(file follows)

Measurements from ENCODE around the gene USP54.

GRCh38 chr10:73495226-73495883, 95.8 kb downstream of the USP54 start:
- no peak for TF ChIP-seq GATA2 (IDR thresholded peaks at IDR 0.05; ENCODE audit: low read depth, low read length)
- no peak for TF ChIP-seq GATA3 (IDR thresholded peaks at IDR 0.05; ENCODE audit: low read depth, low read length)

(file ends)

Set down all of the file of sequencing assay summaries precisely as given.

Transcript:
Measurements from ENCODE around the gene USP54.

GRCh38 chr10:73495226-73495883, 95.8 kb downstream of the USP54 start:
- no peak for TF ChIP-seq GATA2 (IDR thresholded peaks at IDR 0.05; ENCODE audit: low read depth, low read length)
- no peak for TF ChIP-seq GATA3 (IDR thresholded peaks at IDR 0.05; ENCODE audit: low read depth, low read length)